The Voyager Missions – The explorers

The Voyager Missions


40 years and still counting

40 years ago when Voyager 1 and Voyager 2, the twin unmanned spaceships were launched about two weeks apart from Cape Canaveral, Florida, no one ever thought that they will become the spaceships that would travel further than any human-made object in history.
It has already covered more than 13 billion miles and still travelling deep into the space……….. Isn’t it amazing!!!!

About The Voyager Missions

Voyager 2 was launched first, on August 20, followed by Voyager 1 on September 5, 1977 on a faster, shorter trajectory that would eventually take it into the lead.


Its main mission was to explore other planets including Jupiter, Uranus and Neptune, but it also carried the story of humanity into deep space.

On board each Voyager contains key information about humanity and life on planet Earth like some sounds and images, in case of an alien encounter.
The sounds include the calls of humpback whales, Chuck Berrys song Johnny B. Goode, Beethoven’s Fifth Symphony, a Japanese shakuhachi (a type of flute), a Pygmy girls’ initiation song, and greetings in 55 languages.
The voice of Late American astronomer Carl Saga’s son is also there and it says “Hello, from the children of planet Earth”.

A total of 115 images are encoded in analog form, including the Great Wall of China, telescopes, sunsets, elephants, an airport, a train, a breastfeeding mother, dolphins and images of the human sex organs.
The beauty of this mission is that the timing of the mission took advantage of a rare planetary alignment that only happens every 175 years, along with “gravity-assist” boosts from passing by planets that minimized the fuel needed.

Discoveries by The Voyager Missions

The Voyagers have set numerous records in their unparalleled journeys. In 2012, Voyager 1 became the only spacecraft to have entered interstellar space and Voyager 2 is the only spacecraft to have flown by all four outer planets – Jupiter, Saturn, Uranus and Neptune.

Their numerous planetary encounters include discovering the first active volcanoes beyond Earth, on Jupiter’s moon Io, hints of a subsurface ocean on Jupiter’s moon Europa, the most Earth-like atmosphere in the solar system, on Saturn’s moon Titan, icy moon Miranda at Uranus and icy-cold geysers on Neptune’s moon Triton.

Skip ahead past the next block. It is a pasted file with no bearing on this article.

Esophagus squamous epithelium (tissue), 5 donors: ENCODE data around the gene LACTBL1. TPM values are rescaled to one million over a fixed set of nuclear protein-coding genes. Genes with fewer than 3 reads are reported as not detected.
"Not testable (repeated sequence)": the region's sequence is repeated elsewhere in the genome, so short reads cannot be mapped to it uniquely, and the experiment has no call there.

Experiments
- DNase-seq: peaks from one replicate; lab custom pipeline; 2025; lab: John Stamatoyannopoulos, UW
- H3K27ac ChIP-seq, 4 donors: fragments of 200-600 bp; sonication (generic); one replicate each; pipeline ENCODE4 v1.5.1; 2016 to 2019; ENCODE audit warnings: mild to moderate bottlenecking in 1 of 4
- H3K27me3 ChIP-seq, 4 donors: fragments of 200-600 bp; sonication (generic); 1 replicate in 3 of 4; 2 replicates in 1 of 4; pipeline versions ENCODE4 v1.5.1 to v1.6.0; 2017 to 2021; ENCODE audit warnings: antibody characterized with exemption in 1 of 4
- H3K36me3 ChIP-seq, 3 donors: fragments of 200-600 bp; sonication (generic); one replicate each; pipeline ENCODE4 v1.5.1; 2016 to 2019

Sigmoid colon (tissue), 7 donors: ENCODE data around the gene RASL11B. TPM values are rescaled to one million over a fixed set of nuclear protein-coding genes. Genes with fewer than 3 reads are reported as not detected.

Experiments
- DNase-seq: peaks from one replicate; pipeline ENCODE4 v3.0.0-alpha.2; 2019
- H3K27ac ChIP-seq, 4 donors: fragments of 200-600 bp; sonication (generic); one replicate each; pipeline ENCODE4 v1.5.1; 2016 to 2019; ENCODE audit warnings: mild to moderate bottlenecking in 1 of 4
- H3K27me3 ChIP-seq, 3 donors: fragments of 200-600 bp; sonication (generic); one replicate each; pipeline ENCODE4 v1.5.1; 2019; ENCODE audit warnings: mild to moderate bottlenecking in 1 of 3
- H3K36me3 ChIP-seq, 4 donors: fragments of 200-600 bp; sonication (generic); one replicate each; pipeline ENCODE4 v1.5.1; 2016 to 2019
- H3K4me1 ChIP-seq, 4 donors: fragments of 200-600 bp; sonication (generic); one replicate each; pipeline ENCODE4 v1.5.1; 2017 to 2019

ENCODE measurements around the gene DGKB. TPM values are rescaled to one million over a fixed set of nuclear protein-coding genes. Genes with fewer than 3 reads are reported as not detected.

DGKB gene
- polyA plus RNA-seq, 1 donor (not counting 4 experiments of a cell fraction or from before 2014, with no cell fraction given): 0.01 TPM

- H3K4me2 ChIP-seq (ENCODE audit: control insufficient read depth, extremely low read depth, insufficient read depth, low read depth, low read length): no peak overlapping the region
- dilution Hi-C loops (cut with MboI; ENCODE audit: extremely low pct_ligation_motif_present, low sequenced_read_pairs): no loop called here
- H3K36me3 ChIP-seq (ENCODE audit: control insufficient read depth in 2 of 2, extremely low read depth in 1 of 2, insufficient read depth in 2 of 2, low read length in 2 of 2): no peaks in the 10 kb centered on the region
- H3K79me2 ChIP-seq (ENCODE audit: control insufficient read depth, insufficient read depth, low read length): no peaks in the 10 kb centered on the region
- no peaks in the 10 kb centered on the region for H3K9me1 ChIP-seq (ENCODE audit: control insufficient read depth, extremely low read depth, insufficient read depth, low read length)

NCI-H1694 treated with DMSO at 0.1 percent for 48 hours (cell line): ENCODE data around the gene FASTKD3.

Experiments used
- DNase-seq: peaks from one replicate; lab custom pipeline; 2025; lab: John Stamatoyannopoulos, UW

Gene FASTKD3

Current position of Voyager

Voyager 1, now almost 13 billion miles from Earth, travelling through interstellar space northward out of the plane of the planets and Voyager 2, now almost 11 billion miles from Earth is travelling in south and is expected to enter interstellar space in the next few years.

In addition to this……

We should thank the foresight of the mission designers who had designed both the missions in such a way that they have designed the spacecrafts to tackle the environment of the Jupiter which is harshest amongst all planets which made the spacecraft well equipped for its journey in the interstellar space.
Also, both Voyagers are equipped with long-lasting power supplies and redundant systems that allow the spacecraft to switch to backup systems autonomously when necessary. Other than this each Voyager carries radioisotope thermoelectric generators which uses the heat energy generated from the decay of plutonium-238 – only half of it will be gone after 88 years.

The voyager spacecrafts were built by JPL (Jet Propulsion Laboratory) which is also responsible for the operation of both. But the team members are estimating that they have to turn off the last scientific instrument by 2030.

However, even after the spacecraft go silent, they’ll continue on their trajectories at their present speed of more than 30,000 mph (48,280 kilometers per hour), completing an orbit within the Milky Way every 225 million years.

So, this year on 5th September, let’s celebrate 40 successful years of the Voyager and let’s hope for more amazing results from the Voyager Missions…

SPACE Educator

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